Sep 2011 05

The Kid is the follow up to Sapphire’s popular book Push. Push was later turned into the award winning movie Precious. This novel follows Jamal Abdul  Jones, the son of Precious.  It opens with the death of Precious from Aids and continues with Abdul’s (I am calling him Adbul in this review, but he actually went by many different names in the book) journey.

If you read Push, then you know the author is not a newcomer when it comes to exposing the horrible things that people are capable of. Abdul is tossed into foster care, where he is abused, and then into a boy’s home, where he is repeatedly raped by the brothers in charge (which leads to Abdul sexually abusing other kids).

The entire book was difficult to read. It was very graphic and, at times, hard to understand. Abdul’s character seems to be all over the place mentally, and since the story is from his point of view, it makes some paragraphs confusing.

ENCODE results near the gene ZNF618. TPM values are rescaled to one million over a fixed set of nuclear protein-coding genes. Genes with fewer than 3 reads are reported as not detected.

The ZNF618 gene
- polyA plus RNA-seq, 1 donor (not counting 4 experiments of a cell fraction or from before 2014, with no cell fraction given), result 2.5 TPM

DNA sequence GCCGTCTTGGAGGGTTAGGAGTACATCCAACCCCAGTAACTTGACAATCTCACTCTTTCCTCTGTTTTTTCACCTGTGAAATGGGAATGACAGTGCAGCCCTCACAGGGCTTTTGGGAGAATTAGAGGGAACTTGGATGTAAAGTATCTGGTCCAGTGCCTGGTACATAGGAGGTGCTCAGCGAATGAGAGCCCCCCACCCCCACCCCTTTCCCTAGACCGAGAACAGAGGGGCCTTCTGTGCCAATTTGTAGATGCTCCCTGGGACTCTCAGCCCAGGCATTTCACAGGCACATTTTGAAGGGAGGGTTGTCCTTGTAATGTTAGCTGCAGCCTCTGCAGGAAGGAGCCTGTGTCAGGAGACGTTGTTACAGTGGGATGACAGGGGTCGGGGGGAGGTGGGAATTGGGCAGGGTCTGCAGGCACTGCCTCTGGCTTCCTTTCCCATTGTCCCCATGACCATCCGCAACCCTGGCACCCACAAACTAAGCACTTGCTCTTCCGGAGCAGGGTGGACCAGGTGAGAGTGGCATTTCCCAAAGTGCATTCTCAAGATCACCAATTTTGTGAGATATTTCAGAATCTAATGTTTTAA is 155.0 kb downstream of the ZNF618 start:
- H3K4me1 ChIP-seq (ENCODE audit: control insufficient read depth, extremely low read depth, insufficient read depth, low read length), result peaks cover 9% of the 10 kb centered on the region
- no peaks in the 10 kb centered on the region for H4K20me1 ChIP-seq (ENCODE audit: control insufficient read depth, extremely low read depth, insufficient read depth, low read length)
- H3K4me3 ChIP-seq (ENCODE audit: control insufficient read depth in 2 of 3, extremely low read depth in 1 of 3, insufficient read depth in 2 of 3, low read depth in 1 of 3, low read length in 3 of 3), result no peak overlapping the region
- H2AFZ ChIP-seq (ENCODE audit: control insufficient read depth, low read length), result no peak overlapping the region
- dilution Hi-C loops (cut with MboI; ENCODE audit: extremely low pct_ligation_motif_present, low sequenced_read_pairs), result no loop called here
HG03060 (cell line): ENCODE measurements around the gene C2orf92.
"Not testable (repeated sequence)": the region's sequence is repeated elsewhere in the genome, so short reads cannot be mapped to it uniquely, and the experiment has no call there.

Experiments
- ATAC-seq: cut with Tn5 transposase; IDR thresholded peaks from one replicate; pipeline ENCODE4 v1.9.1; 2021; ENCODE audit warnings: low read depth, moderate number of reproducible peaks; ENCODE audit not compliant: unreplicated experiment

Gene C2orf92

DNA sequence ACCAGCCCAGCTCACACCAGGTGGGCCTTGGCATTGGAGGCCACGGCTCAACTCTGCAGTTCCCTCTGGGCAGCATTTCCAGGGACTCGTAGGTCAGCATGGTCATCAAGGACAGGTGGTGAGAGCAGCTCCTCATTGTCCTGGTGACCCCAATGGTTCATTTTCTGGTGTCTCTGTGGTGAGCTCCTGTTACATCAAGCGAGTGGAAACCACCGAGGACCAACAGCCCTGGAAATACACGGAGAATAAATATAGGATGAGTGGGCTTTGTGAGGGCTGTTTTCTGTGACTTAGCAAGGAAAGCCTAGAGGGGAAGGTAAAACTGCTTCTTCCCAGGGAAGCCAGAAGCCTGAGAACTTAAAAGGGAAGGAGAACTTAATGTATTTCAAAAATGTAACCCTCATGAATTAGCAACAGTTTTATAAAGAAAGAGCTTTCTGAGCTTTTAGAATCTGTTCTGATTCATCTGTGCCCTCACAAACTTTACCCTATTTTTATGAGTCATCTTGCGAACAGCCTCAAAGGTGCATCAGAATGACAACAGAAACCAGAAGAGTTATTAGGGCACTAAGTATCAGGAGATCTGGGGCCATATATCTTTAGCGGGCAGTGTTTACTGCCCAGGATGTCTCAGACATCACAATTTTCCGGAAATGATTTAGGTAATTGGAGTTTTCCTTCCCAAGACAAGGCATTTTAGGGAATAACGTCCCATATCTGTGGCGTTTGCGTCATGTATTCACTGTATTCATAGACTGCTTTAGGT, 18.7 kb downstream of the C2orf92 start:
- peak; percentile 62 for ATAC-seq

My main problem with this book is I felt no sympathy for the main character. I thought he was just a snot nosed kid that may have had some hard times but could have come out better than he did. Which is the main difference between The Kid and Push. In Push, I felt extremely bad for Precious and I found myself crying over some of the things she went through. I have no such feelings or reactions for Abdul.

I did not enjoy this book. And I think other readers that liked Push are going to have the same reaction. My recommendation is to pass on this book and find something else better.

The Kid gets an F.


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